Restorative Practices: The Promise and the Challenge,” a new graduate course from the International Institute for Restorative Practices, will be offered for the first time during the Spring 2014 term. This elective course (RP 506) is the first IIRP offering that will be completely online with no pre-requisites.“
IIRP Founder and President Ted Wachtel, who will co-teach the class, said, “I’m excited about the opportunity to produce a really fun, interactive course that engages people in thinking and talking about restorative practices from anywhere in the world. For all of our other beginning courses people have to attend something. There are so many people that have contacted us that want to take a course but aren’t in a position to travel."
He continued, “The course is based around my new book, Dreaming of a New Reality, which really lays out the promise of RP.” He said the main chapters of the book deal with six broad areas of restorative practices application: working with delinquent and at-risk youth, schools, working with victims and offenders in the aftermath of crimes (restorative justice), family use as with family group conferencing, using RP in workplaces, and RP in higher education and college campuses, particularly in residential settings.
“The promise is how RP has been successful in these six areas the IIRP has been working in," said Wachtel. "The challenge will center around articles and discussions on the things that can keep implementation from happening, the things that may stand in the way.”
Co-professor Nicola Preston will help administer the course and serve as the “professor of record.” Preston brings to the table a wealth of experience in restorative practices ranging from policing and justice to school teaching and training going back nearly 20 years.
At about the same time that Wachtel founded Real Justice, the forerunner to the IIRP, and began offering the Real Justice training based on former Australian policeman and restorative practitioner Terry O'Connell's restorative conferencing script, Preston was working for Thames Valley Police in the United Kingdom. She was a trainer for Thames Valley's Restorative Justice Consultancy that collaborated with O’Connell to implement restorative processes in police cautioning for young offenders and respond to internal and external police complaints. Her responsibilities included working with researchers at the Oxford Centre for Criminological Research who did some of the first independent evaluations of restorative practices that would help lay the groundwork for a nationwide restorative justice program. Preston also was a trainer for the IIRP's UK affiliate, now called IIRP Europe, and was a founding member of the Restorative Justice Consortium (now the Restorative Justice Council), a national organization in the UK that helped establish national standards for best practices. More recently Preston worked for five years as a classroom teacher and special educational needs coordinator using restorative practices in a high needs school before returning to the IIRP.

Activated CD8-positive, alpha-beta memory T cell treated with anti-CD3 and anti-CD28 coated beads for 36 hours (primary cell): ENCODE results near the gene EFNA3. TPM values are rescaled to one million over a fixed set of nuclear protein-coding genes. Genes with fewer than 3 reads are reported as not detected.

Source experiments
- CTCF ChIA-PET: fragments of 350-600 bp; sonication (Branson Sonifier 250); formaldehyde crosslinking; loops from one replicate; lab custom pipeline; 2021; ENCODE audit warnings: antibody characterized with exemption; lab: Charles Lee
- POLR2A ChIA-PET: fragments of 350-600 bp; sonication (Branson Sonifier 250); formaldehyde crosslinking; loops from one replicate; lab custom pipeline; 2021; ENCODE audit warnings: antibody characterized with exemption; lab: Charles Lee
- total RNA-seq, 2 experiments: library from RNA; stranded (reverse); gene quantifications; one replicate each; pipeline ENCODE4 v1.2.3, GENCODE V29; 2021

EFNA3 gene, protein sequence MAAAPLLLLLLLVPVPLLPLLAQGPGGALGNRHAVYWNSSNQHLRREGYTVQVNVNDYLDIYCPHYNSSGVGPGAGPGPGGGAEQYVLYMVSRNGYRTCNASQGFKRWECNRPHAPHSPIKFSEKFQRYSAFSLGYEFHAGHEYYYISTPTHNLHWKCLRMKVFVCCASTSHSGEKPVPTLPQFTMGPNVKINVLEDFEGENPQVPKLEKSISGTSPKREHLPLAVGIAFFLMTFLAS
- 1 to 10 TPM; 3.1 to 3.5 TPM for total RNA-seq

“Working for the IIRP again," said Preston, "it feels we’re at a real tipping point. The IIRP framework and its explicit nature is just the structure we need to deal with all the difficulties – the disconnected world, the disconnected communities, the difficulties in communication – and build relationships. IIRP is perfectly placed, because of its history, its international affiliates, the quality of the model, to advance restorative practices while maintaining the ethics behind what a restorative approach is all about.”
She added, “I look forward to working with Ted and all his experience and knowledge and creativity. He’s always so passionate about things."
In addition to books and articles, a variety of videos will be used throughout the course, including rare footage from 1994, the year Wachtel first went to Australia to meet Terry O’Connell, researcher and writer John Braithwaite and Marg Thorsborne, a guidance counselor who did the first school-based restorative conferences.
Wachtel said, “People will find it very stimulating. It’s about real stuff, what people are doing with restorative practices and the amazing creativity that’s associated with that. But it’s also about the problems they encounter when getting started anywhere and trying to sustain their work."
Learn more and register for RP 506.